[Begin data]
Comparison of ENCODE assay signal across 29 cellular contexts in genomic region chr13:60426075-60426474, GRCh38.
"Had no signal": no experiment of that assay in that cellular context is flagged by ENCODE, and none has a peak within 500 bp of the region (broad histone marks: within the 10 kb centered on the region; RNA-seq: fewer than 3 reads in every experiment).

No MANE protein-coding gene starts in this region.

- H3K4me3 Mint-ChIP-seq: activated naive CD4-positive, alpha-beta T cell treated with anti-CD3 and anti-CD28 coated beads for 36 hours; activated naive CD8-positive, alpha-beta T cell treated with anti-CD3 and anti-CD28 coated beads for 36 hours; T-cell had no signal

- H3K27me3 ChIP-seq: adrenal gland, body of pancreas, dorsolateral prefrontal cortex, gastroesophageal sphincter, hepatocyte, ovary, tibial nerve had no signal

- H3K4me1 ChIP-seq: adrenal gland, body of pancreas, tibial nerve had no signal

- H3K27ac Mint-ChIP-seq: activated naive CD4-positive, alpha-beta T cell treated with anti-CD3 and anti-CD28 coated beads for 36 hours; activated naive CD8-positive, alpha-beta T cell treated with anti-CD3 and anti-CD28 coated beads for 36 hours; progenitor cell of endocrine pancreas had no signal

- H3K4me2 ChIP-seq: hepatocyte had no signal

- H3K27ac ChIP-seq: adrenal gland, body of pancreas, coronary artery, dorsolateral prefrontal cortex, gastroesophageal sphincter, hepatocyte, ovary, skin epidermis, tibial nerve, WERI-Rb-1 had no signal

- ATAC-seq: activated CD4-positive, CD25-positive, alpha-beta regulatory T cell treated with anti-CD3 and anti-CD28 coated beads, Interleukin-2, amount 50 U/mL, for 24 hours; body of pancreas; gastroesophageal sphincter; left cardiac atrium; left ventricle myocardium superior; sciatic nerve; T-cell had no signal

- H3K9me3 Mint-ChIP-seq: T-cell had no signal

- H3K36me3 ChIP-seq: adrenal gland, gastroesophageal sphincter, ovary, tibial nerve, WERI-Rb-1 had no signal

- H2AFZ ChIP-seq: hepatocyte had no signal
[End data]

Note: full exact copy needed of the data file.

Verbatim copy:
Comparison of ENCODE assay signal across 29 cellular contexts in genomic region chr13:60426075-60426474, GRCh38.
"Had no signal": no experiment of that assay in that cellular context is flagged by ENCODE, and none has a peak within 500 bp of the region (broad histone marks: within the 10 kb centered on the region; RNA-seq: fewer than 3 reads in every experiment).

No MANE protein-coding gene starts in this region.

- H3K4me3 Mint-ChIP-seq: activated naive CD4-positive, alpha-beta T cell treated with anti-CD3 and anti-CD28 coated beads for 36 hours; activated naive CD8-positive, alpha-beta T cell treated with anti-CD3 and anti-CD28 coated beads for 36 hours; T-cell had no signal

- H3K27me3 ChIP-seq: adrenal gland, body of pancreas, dorsolateral prefrontal cortex, gastroesophageal sphincter, hepatocyte, ovary, tibial nerve had no signal

- H3K4me1 ChIP-seq: adrenal gland, body of pancreas, tibial nerve had no signal

- H3K27ac Mint-ChIP-seq: activated naive CD4-positive, alpha-beta T cell treated with anti-CD3 and anti-CD28 coated beads for 36 hours; activated naive CD8-positive, alpha-beta T cell treated with anti-CD3 and anti-CD28 coated beads for 36 hours; progenitor cell of endocrine pancreas had no signal

- H3K4me2 ChIP-seq: hepatocyte had no signal

- H3K27ac ChIP-seq: adrenal gland, body of pancreas, coronary artery, dorsolateral prefrontal cortex, gastroesophageal sphincter, hepatocyte, ovary, skin epidermis, tibial nerve, WERI-Rb-1 had no signal

- ATAC-seq: activated CD4-positive, CD25-positive, alpha-beta regulatory T cell treated with anti-CD3 and anti-CD28 coated beads, Interleukin-2, amount 50 U/mL, for 24 hours; body of pancreas; gastroesophageal sphincter; left cardiac atrium; left ventricle myocardium superior; sciatic nerve; T-cell had no signal

- H3K9me3 Mint-ChIP-seq: T-cell had no signal

- H3K36me3 ChIP-seq: adrenal gland, gastroesophageal sphincter, ovary, tibial nerve, WERI-Rb-1 had no signal

- H2AFZ ChIP-seq: hepatocyte had no signal